I sleep an uncanny amount for a highschooler. I make a point out of it. My friends, unfortunately, don’t seem to have the same patterns. They are not alone. A 2019 article by Stanford Medicine addressed that 7/10 high school students fall short of the recommended 9-10 hours per night. But why?
Questioning my friends, the answer nearly always lies in staying up late due to schoolwork. Piling extracurricular activities with AP classes and early school mornings makes little time left for a full night’s rest. There are not enough hours in the day to get everything done. Thus, sacrifices have to be made, and time-crunched students prioritize what has to happen over what is slightly less necessary. This is where it all goes wrong.
School comes first, sports second, and sleep third, right? Right. It all works okay. Go to school, go to sports or other activities, then stay up doing homework until one, two, three am in the morning. It works okay: until it doesn’t.
Sleep, as many students like to disregard, is essential to brain functioning and development. As explained by The National Library of Medicine, “Being tired affects your memory, your concentration and, most seriously, your motivation.” Additionally, the UCLA Center for the Developing Adolescent reminds the struggling teenager that “An average of 9 hours of sleep per night has been shown to be best for peak mental health…The amount of sleep an adolescent gets, the quality of that sleep, and the consistency of nightly sleep all appear to directly affect brain functioning in regions crucial for self-control, learning, emotional reactivity, and reward processing. Insufficient sleep is linked to lower academic achievement.”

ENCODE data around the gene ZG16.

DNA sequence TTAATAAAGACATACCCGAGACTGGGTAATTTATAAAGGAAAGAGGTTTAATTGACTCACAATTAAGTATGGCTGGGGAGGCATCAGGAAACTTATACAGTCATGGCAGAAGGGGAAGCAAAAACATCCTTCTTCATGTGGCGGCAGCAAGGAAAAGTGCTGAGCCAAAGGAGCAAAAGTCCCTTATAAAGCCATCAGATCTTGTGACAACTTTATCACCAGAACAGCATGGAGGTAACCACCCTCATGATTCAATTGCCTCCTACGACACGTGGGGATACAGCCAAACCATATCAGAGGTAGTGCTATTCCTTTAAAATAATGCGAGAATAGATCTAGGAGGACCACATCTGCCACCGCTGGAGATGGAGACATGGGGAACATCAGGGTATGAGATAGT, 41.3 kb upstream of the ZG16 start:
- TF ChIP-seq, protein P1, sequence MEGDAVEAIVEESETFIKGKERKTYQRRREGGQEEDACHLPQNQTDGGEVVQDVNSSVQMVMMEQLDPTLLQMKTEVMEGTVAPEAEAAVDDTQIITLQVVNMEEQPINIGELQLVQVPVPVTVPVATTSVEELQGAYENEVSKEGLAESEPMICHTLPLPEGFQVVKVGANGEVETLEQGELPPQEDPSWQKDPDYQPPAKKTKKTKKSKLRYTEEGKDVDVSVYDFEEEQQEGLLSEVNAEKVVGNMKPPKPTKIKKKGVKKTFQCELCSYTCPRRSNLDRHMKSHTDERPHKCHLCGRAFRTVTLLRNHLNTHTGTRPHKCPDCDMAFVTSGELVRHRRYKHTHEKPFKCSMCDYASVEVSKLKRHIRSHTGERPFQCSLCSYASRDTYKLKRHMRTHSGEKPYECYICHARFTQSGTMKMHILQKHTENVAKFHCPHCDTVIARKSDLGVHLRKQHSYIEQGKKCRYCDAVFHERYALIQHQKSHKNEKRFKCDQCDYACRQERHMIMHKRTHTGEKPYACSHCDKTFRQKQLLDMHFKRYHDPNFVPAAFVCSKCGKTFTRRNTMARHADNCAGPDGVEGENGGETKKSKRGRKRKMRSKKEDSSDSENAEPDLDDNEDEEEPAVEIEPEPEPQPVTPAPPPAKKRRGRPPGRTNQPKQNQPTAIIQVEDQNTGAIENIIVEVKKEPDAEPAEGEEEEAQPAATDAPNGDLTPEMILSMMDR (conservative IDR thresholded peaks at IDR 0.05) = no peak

Sleep came first. It came before school and extracurricular activities and college applications. It is not “optional.” The rest of it, in a way, is. Everyone I know seems to forget that. They forget it, and start disregarding sleep for school. Then, a disastrous cycle begins. Students who attempt to complete everything by staying up ridiculously late then require more energy to process information in school the next day. Motivation begins to slip, and mental health worsens.
Though this is not the case for everyone, it is common enough. All those AP classes, extracurriculars, and daunting thoughts of the future become nothing but major causes of anxiety. It’s so common in fact that teenagers consider it normal to be in a constant state of stress.
I firmly believe this should not be the case. The major things in your life are supposed to make you happy. If lack of sleep is one of the major causes of constant displeasure, then getting more sleep seems like a good first step towards cutting down on stress. To make some more time to snooze, something needs to change. And since it’s probably not going to be the amount of schoolwork, or the nearly unachievable credentials desired in college applications, it has to be you.
Start with looking at your own life. Not everything can be scheduled, but it’s miraculous how much of it can. It takes a bit of trial and error to make it all work, but if you have enough determination, there’s usually something that can be done to free up time. It would be wrong to say everyone can rearrange their lives to make it all work, but it would also be wrong to say nobody can. There is always something capable of changing. Talking to your teachers, working on weekends, cutting out clubs you aren’t passionate about, and finding help for homework assignments that take far too much time are all good places to start.
High school is nerve racking and exhausting. Sometimes the best thing you can do for yourself is go back to bed.